Liam Neeson continues to pistol-whip his way across the globe in Non-Stop, this time on a flight from New York to London. The lantern-jawed Irish actor has unexpectedly become a modern-day Charles Bronson, a strong, silent type seeking vengeance in creatively violent variations. Though Neeson's no stranger to pulp—he was Darkman, after all—it was producer Luc Besson who cemented the actor's late-career persona in Taken with his “particular set of skills.”
Director Jaume Collet-Serra has taken the weaponized Neeson and deployed him in two sleek wrong-man thrillers that reintroduce vulnerability into his character (Collet-Serra and Neeson will collaborate a third time for Run All Night, set to be released in February 2015). In Unknown (11) Neeson was an amnesiac scientist whose identity is stolen as part of a conspiracy plot, and he spends most of the film stumbling around Berlin piecing the remnants of his life together. In Non-Stop he plays Bill Marks, an alcoholic air-marshal framed as a flight hijacker by an unidentified passenger. As in Unknown, Neeson’s character is on the defensive, innumerable steps behind his nemesis.
With Non-Stop, Collet-Serra confirms his status of one of Hollywood’s most inventive genre artists (and one of the last to shoot on film). Born in Barcelona, he moved to Los Angeles at the age of 18, and got his start making music videos and commercials. The great American huckster Joel Silver hired him to direct the 2005 remake of House of Wax, a shockingly good slasher movie that runs on class resentment, embodied in the plasticine grin of Paris Hilton.
After a detour in England for the soccer sequel Goal II: Living the Dream (07), he returned stateside for Orphan (09), a variation on the evil-child subgenre that doubles as a critique of a bourgeois marriage—Peter Sarsgaard and Vera Farmiga are sliced up by Collet-Serra’s lacerating compositions of their modernist wood-and-glass home. (The satanic Estonian runt masquerading as a sweet little girl is just a bonus.) Add in Unknown and Non-Stop, and it’s becoming clear that Collet-Serra is interested in the fungibility of identity, and how easily our sense of self can be manipulated. In Non-Stop, after Marks is framed as the hijacker, he acts schizophrenically, rapidly alternating between torture tactics and the-customer-is-always-right sweet talk, promising free international flights if everyone will shut up.
Neeson is suitably bedraggled, sporting an oily five o’clock shadow while adding some gravel to his tenor delivery. Introduced stirring his morning whiskey with a toothbrush, he’s the jangled-nerve inverse to Taken’s impassive death machine. What he still retains is his keen observational skills, and Collet-Serra turns Non-Stop into a symphony of stares. This begins in the opening shot, a rack focus from condensation in a windshield to Marks hungrily eyeing his hair of the dog. Once at work in JFK Airport (shot on location), Marks scans the passengers for red flags. Collet-Serra indicates his POV with tilt-shift lenses that localize focus on individual actors, the rest of the frame lost in a gauzy haze. This indicates both his ability to narrow his locus of attention as well as the fact that he’s got a buzz on.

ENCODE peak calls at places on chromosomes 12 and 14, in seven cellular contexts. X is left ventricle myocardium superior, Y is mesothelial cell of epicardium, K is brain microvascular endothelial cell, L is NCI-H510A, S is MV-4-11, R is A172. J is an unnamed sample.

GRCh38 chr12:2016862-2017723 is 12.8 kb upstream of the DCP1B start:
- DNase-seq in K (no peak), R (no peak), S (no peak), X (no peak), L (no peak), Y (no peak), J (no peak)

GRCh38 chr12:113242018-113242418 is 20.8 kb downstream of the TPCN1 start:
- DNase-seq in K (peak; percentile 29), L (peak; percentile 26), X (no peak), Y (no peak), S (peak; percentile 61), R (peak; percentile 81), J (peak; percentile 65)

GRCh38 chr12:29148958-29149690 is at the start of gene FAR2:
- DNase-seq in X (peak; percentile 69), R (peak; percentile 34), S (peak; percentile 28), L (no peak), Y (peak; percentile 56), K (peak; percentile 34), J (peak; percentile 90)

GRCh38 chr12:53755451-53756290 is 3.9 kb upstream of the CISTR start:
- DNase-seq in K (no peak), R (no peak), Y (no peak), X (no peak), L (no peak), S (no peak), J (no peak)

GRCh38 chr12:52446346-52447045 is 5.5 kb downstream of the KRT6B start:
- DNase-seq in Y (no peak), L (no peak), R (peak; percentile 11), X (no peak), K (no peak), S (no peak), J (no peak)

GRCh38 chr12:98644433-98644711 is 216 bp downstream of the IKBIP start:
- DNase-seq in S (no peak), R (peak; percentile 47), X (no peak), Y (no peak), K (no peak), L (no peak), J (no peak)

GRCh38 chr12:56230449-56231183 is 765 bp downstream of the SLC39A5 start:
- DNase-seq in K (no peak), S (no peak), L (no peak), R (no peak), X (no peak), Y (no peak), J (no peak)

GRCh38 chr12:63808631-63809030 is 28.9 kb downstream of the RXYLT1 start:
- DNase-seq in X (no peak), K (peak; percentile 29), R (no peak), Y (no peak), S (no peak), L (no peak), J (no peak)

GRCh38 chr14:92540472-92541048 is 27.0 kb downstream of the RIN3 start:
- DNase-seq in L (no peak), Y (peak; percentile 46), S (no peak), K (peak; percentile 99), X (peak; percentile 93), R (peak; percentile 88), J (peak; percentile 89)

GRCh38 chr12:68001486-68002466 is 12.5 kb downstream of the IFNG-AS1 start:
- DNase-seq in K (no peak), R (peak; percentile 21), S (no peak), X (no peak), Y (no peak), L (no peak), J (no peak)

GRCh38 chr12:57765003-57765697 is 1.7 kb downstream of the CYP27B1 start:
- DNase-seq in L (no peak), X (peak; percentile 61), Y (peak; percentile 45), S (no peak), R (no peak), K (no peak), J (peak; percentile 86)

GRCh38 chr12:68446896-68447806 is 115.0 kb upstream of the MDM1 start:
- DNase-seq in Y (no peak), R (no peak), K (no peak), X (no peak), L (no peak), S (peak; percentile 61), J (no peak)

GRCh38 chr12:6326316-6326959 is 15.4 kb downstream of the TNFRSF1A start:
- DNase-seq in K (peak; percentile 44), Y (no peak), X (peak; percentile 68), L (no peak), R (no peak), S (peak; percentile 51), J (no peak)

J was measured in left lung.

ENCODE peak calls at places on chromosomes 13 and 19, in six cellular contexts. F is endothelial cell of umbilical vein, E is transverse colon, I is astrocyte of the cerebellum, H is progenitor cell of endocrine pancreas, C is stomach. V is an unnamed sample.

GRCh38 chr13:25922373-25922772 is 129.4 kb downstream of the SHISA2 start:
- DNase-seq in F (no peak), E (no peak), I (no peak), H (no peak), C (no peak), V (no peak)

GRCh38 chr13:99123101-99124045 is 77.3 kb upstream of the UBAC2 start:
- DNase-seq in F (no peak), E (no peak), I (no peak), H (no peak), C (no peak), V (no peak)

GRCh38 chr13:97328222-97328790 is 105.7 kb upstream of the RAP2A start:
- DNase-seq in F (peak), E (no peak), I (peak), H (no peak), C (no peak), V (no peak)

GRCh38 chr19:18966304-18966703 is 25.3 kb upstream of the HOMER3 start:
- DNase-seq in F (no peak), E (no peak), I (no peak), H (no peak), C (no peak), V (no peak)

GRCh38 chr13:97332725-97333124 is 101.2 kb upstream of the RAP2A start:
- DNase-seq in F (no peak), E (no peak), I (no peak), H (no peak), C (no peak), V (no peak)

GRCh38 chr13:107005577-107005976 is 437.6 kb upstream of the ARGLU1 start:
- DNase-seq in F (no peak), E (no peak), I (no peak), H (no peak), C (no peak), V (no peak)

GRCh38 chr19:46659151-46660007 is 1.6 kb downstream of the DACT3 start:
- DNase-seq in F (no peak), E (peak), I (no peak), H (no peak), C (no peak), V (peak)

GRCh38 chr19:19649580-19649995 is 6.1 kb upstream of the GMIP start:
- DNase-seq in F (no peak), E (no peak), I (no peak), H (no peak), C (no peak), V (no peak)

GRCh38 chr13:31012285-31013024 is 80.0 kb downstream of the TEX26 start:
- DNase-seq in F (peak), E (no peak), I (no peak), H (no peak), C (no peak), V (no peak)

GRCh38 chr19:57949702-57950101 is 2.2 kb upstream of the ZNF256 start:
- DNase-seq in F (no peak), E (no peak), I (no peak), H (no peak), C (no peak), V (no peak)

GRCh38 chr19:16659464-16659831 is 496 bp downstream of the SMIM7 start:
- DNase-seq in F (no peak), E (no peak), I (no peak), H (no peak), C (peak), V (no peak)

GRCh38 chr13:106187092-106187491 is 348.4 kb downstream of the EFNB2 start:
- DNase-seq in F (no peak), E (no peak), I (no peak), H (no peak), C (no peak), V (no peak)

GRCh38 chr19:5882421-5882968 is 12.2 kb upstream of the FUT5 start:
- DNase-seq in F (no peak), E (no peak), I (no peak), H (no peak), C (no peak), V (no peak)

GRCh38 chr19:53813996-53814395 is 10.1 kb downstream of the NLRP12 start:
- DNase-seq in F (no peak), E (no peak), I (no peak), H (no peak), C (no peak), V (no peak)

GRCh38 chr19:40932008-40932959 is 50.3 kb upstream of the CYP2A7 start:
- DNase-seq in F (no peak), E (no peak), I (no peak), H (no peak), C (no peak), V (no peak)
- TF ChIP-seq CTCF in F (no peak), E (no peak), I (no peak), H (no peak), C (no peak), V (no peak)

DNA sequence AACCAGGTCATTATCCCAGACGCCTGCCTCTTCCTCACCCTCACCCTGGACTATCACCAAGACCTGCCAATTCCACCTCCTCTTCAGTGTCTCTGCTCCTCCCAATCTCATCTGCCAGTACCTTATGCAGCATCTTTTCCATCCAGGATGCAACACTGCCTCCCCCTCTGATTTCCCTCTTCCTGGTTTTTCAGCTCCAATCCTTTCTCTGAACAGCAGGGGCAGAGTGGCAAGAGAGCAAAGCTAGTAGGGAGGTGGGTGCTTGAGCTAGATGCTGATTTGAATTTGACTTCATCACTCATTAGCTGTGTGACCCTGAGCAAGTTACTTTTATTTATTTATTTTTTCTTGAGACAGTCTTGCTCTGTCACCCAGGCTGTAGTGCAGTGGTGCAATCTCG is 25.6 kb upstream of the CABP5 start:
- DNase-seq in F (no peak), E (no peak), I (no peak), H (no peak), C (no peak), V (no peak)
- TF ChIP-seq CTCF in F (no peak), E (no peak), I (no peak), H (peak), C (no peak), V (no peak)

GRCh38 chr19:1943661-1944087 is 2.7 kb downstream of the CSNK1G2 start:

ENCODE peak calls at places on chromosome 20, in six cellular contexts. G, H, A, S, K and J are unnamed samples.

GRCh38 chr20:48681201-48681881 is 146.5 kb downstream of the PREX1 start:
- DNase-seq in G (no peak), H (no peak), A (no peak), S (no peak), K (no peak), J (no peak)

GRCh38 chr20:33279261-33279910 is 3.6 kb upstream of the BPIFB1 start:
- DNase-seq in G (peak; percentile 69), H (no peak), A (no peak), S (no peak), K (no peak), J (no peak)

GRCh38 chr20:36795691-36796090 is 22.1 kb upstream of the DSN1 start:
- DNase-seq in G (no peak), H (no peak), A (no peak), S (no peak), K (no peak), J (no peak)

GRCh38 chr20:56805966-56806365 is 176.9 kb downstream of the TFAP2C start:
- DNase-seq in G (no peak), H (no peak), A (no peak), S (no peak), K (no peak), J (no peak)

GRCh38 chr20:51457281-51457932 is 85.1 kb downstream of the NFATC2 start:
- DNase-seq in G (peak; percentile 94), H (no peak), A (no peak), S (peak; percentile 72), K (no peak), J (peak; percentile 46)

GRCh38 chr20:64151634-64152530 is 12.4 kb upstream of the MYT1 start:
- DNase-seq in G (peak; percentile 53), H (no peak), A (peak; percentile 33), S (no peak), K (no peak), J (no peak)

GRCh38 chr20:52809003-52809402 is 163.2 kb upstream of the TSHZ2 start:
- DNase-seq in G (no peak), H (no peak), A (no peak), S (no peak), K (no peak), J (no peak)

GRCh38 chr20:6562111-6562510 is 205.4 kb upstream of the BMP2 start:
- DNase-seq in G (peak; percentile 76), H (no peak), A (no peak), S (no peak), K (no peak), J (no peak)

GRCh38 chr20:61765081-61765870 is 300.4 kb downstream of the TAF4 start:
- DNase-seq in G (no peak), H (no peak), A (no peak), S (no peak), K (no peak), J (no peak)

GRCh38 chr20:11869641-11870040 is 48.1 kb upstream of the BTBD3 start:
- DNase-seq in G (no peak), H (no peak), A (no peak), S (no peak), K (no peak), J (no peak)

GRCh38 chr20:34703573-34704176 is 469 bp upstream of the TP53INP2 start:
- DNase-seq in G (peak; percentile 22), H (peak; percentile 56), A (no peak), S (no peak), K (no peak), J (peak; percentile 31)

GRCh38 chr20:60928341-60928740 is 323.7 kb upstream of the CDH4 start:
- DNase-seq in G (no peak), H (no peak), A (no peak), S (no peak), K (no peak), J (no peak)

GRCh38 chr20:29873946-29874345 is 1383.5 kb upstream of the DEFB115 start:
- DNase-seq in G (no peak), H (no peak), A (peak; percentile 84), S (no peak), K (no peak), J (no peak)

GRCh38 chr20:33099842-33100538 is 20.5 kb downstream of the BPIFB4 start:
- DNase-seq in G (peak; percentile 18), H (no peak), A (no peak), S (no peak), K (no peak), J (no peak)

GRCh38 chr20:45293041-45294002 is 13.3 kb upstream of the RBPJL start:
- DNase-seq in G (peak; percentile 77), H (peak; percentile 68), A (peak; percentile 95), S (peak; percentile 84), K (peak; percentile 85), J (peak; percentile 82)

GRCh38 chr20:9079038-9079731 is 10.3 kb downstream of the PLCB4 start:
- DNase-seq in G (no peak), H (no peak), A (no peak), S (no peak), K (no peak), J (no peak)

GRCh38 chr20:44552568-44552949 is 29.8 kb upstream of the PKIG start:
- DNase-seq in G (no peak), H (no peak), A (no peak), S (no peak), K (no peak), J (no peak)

Once on the plane, the visual field becomes overwhelmed with faces. As the killer could be any of the passengers or crew, Marks has to widen his field of vision. His eyes pass over a cast of talented supporting actors. Collet-Serra has a gift for attracting thespians slumming in genre pictures (see Frank Langella and Bruno Ganz in Unknown), and this time he nets Julianne Moore as Neeson’s acid-tongued seatmate and investigative ally, plus Corey Stoll (House of Cards) as a stubborn New York City cop and Michelle Dockery (Downton Abbey) as a cool-headed stewardess. Lupita Nyong’o is Dockery’s co-stewardess, though in nothing more than a bit part.
Collet-Serra ditches the tilt-shift lenses to get deeper focus as Neeson is constantly scanning the aircraft at large, tapping civilians to help him keep eyes on everyone, establishing a mini–surveillance state on board. The film draws on all manner of post-9/11 anxieties, but especially the state’s sacrifice of privacy for security. Marks gives himself NSA-level capabilities, forcing passengers to hand over their phones so he can read their texts and ogle their photos for the greater good. It’s this kind of state overreach that motivates the killer’s plot, though his reasons are rushed through in the hectic finale. (Although the plot begs comparison to Murder on the Orient Express, it’s not Agatha Christie–tight.)
Despite being an action-movie star, Neeson is not a physically agile performer, intimidating more with his voice and presence. This limits the options for fight-scene choreography, as the 61-year-old can’t be expected to take the physical punishment of long-take brawls. Instead he’s given short, precise movements that are joined together in rapidly edited succession. It’s a style that was pushed to incoherence in the Taken series but is tailor-made for the tight spaces of Non-Stop, such as the setpiece fight inside the airplane’s bathroom. Air marshals are trained to utilize close-quarters fighting styles that attack pressure points (mainly to subdue drunks), and this is emphasized in a grappling bout between Marks and one of the killer’s hired goons. Shot mainly in close-up, it’s a thrilling brawl made up of minute motions, and is decided by a thumb.
Though Marks’s moves keep him alive, it’s his constant, invasive surveillance of the passengers that solves the mystery. Neeson’s eyes, which Collet-Serra focuses on in the first shot, are what unravel the nefarious plot—except now he’s staring into a cell-phone video of the killer commandeered from a snap-happy teen, instead of a cup of whiskey. It seems the ends justify the police-state means, at least if Liam Neeson is doing the justifying.</p>